When I woke up on day three, it was immediately obvious that I had gotten a really bad sunburn the day before on the idyllic beach of Barbados. I had put on sunscreen before leaving the boat, but never put any more on while we were at the beach. And I even spent almost all my time under the umbrella. My torso and face were on fire. Marga's mothering abilities shone through as she delicately applied "after sun" lotion to my back and scolded me for being so careless at the same time.
Don't you hate it when someone leaves the knob on the toaster set to "dark" and you don't notice?
Who needs Photo Booth to make funny faces when you can just hold your camera underwater in the sink?
I was testing my new DiCaPac waterproof camera bag. It's basically just a zip-lock bag for your camera.
Mayreau is a small, barely inhabited (300 people) island in the Grenadines that just got electricity, via a central generator, in 2002. Our cruise ship could not dock, so we had to anchor several hundred meters off the coast and take some of our small rescue boats in to the island. Upon arriving, we were taken to a catamaran, which then took us around to several small islands in the area. Many of them were private and we did not have permission to dock. The catamaran was super cool. I asked the driver how much one of these babies might cost, and he said it would only be 125,000 USD, and even cheaper if you buy in Europe and pay someone to sail it over. The highlight of our little catamaran escapade was when we stopped at a little, and I mean little, island to snorkel. We tied ourselves onto a pre-set anchor with a buoy and went in a little motor boat which we had been towing to the island in groups of eight (all that would fit in the boat). The island was all sand and approximately 20 meters by 10 meters, with a top altitude of maybe 1.5 meters. There was a little umbrella with a palm roof to provide a little shade (I was the only one weak enough to need it for any length of time). When they dumped us out on the island, we went snorkeling. There were nice, but fairly monochrome, coral formations around, and little fishies that would swim around your ankles. My waterproof camera bag got its first real test and performed admirably. The main problem was that you canâ€™t really see the screen or through the view finder underwater, so it was all guesswork on the framing...and it shows.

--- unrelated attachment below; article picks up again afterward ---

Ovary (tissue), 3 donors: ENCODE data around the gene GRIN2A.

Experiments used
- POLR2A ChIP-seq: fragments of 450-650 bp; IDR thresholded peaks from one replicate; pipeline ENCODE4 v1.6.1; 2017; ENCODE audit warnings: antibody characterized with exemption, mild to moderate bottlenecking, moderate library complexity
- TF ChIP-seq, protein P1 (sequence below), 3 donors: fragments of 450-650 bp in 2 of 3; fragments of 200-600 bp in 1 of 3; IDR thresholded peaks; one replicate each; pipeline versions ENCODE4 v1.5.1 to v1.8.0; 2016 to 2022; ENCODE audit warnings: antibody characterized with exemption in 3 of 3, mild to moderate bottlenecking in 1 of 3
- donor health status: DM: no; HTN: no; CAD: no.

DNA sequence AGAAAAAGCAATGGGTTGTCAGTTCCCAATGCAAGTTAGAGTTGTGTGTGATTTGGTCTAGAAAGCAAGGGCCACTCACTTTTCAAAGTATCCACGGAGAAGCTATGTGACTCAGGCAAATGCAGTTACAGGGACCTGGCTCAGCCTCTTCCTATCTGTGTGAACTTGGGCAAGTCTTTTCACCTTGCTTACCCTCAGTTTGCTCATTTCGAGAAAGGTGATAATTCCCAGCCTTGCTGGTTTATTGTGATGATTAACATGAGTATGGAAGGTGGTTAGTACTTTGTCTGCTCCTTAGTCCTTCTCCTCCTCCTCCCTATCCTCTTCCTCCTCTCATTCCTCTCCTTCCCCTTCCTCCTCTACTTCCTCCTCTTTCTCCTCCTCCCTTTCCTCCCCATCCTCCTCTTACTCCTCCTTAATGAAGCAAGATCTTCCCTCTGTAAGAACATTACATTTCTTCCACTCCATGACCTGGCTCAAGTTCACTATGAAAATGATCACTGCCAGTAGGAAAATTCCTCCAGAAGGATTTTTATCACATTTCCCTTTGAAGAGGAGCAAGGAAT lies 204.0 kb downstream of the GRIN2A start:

After a while, the three-member boat crew finally came to pick us up, and we headed back to the main island. Riding on the catamaran was pretty amazing, and we enjoyed every minute of it. I surprised myself in my lack of sea sickness, both in the transport ships from the mother ship and in the catamaran.
On shore, looking back at the cruise ship.
Boarding the catamaran. Marga told me, "Stop right there and give me the camera! You look like such a goofy tourist with that hat, that shirt and carrying that bag."
The netting between the pontoons was pretty cool.
I couldn't stand up on it like Marga is here. I tried to walk on the netting once and fell down. But then later, I was trying to walk from one side of the boat to the other and was stumbling around because of the movement of the sea, and people thought I was dancing to the music.
Leaving the ship on the horizon.
More people venture onto the netting.
This ain't a bad life.
Me looking down at the water through the net. I couldn't stay there long because the netting really hurt on my sunburned chest.
A house we might buy.
We passed a few meters by a private island that we weren't allowed to land on.
Like a Caribbean post card.
There's something incredibly alluring about the idea of having a sail boat in the Caribbean. Such intoxicating freedom!
Another house to be considered.
Leaning dangerously outside the boat.
A brief tour of the catamaran, finished with a smile.
These were our two "guides". The guy is from Brazil and was part of the nightly dancing show on the boat. The girl was from Romania, and probably did some other stuff on board. Their "guiding" consisted of guessing which island was which, getting it wrong, asking the captain of the boat in English, and translating the actual facts into Spanish. Despite their uselessness as guides, you gotta admire their jobs and bodies.